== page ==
• Even though the property is being condemned, the land owners should continue to maintain the appearance and condition of the property. The condemning authority’s appraisers will be inspecting the property before it is condemned. If you are forced to sell your property through condemnation, you want the property to look as good as possible, just as you would if you were selling the property voluntarily.

What can a landlord and tenant do to avoid disputes over the condemnation award?

  • The best way to avoid uncertainty regarding allocation of the condemnation award between the landlord and tenant is to have a clear lease provision called a “condemnation clause.” This clause allows the parties to specify what portion of the award will go to the landlord and what the tenant is entitled to if a taking occurs.
  • The condemnation clause should anticipate an allocation of the award for three scenarios: (1) a whole taking of all leased property; (2) a partial taking which effectively destroys or severely damages the remaining property; and (3) a partial taking which has little effect on the remaining property.
  • Additionally, the length or term of the lease could have a significant effect on the amount awarded to the landlord or tenant. If you have knowledge of a future taking, it is a good idea to consult your condemnation attorney about updating the lease.


If I don’t accept the condemning authority’s offer, how will my compensation be determined?

  • If the condemning authority cannot convince you to sell the property voluntarily, it will file a petition in the appropriate court to take your property. Each condemnation case filed in Texas state court first goes through an administrative, or Special Commissioners, phase. The judge will appoint three disinterested land owners, called Special Commissioners, to determine the compensation to which you are entitled. The Special Commissioners will set a hearing date to hear evidence concerning your compensation. The condemning authority must provide you with at least 11 days notice of this hearing. These hearings are somewhat informal, often held in a conference room, and generally last a few hours. After hearing the evidence from the appraisers for the condemning authority and the land owner, the Special Commissioners will typically enter an Award that same day. Under certain circumstances in which you plan to challenge the condemning authority’s right to take your property on the basis that it failed to negotiate with you in good faith, you should not attend the Special Commissioners’ hearing because you may waive your right to make this challenge by attending.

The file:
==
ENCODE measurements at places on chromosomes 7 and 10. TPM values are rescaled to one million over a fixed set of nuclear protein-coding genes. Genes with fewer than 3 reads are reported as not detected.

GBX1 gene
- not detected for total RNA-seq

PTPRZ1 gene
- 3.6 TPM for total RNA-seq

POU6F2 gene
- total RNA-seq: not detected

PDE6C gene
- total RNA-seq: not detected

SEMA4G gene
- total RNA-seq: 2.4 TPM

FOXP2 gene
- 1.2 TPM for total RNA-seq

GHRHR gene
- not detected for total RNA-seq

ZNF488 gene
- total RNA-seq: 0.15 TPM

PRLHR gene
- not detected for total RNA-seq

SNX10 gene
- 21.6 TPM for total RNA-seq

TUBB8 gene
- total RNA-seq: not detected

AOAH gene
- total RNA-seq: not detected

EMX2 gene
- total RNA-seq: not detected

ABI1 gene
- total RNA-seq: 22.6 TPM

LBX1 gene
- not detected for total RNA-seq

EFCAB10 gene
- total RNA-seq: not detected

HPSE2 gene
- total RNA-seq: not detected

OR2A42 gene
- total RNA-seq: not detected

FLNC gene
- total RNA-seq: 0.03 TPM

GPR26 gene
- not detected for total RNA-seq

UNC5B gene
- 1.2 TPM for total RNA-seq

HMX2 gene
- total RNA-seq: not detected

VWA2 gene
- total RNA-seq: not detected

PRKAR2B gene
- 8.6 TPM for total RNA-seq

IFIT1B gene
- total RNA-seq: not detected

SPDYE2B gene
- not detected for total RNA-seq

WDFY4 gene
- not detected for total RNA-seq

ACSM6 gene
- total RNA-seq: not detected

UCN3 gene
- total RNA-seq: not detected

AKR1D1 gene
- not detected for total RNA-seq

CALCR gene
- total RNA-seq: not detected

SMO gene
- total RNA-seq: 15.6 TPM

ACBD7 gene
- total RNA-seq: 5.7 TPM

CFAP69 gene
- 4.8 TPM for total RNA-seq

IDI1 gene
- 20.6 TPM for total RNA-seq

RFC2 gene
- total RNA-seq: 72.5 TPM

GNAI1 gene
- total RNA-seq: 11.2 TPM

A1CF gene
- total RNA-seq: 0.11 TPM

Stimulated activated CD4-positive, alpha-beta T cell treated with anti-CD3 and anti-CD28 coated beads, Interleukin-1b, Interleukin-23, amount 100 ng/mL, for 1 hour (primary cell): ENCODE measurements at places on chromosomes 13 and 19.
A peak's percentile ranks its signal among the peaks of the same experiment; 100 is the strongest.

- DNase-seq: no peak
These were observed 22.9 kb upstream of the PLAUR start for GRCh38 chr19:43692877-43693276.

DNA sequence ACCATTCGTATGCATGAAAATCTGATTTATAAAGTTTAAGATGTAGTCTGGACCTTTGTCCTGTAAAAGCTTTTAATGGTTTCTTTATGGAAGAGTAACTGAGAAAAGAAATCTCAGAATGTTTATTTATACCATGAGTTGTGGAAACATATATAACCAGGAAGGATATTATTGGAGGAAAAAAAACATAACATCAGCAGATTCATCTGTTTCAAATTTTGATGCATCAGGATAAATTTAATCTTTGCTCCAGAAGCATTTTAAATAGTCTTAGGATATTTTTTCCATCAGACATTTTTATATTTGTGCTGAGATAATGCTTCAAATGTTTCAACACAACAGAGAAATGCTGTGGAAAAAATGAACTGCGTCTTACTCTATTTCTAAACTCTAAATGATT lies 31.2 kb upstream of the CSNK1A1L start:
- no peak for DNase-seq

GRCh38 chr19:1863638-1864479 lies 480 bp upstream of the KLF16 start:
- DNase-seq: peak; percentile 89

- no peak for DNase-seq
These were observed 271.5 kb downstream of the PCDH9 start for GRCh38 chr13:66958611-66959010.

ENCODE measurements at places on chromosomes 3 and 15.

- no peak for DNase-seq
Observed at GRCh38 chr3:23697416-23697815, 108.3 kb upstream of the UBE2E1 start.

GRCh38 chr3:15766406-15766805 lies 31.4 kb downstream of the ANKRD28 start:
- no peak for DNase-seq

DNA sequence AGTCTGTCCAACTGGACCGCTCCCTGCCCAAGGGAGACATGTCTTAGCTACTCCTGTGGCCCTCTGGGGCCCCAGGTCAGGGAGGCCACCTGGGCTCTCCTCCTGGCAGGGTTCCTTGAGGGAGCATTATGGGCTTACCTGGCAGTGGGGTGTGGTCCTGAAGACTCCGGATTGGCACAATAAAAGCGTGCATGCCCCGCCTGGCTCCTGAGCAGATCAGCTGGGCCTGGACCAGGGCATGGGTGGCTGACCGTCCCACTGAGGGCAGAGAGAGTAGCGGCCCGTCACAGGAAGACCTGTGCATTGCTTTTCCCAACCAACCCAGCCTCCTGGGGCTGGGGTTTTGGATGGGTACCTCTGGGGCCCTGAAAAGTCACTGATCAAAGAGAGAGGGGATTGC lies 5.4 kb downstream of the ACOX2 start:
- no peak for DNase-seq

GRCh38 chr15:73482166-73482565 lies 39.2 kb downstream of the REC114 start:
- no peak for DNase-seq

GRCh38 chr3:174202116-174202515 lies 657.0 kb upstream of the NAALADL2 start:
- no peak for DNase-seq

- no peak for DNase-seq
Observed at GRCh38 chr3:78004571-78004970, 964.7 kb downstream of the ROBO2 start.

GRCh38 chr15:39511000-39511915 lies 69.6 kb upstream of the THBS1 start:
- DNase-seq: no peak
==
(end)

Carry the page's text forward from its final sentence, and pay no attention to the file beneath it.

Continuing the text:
What happens if both parties are satisfied with the Special Commissioners’ Award?

  • If both the condemning authority and the land owner accept the Special Commissioners’ Award, then the judge will enter judgment on the Award, conveying your property to the condemning authority upon payment by the condemning authority to you of the amount of the Award.

What happens if one party is dissatisfied with the Special Commissioners’ Award?

  • If either side is dissatisfied with the Special Commissioners’ Award, the dissatisfied party may start the second, or litigation, phase of the condemnation case by filing written objections to the Award with the court on the first Monday following the 20th day after the Special Commissioners’s Award is filed with the court. The dissatisfied party must request and make sure that the adverse party is timely served with its objections to the Award. If the owner challenges the condemning authority’s right to take the property, the owner must file a verified plea to the jurisdiction setting forth the grounds for the challenge. If objections to the Special Commissioners’ Award are filed, the slate is wiped clean and a trial is held to determine the amount of compensation to which you are entitled. Your compensation will then be determined by a jury, if either party demands one, or by the judge, if neither party demands a jury.

What happens if the jury verdict is different from the Special Commissioners’ Award?

  • If the jury verdict is more than the Special Commissioners’ Award, then, in addition to the amount of the Special Commissioners’ Award it has deposited for your use and benefit, the condemning authority must pay you the difference between the verdict amount and the Special Commissioners’ Award, plus interest at the statutory rate.
  • If the jury verdict is less than the Special Commissioners’ Award, then you must pay back the difference between the Special Commissioners’ Award you received and the jury’s verdict. You do not have to pay interest on this amount.

If the case goes to court, is the amount of the Special Commissioners’ Award admissible at trial?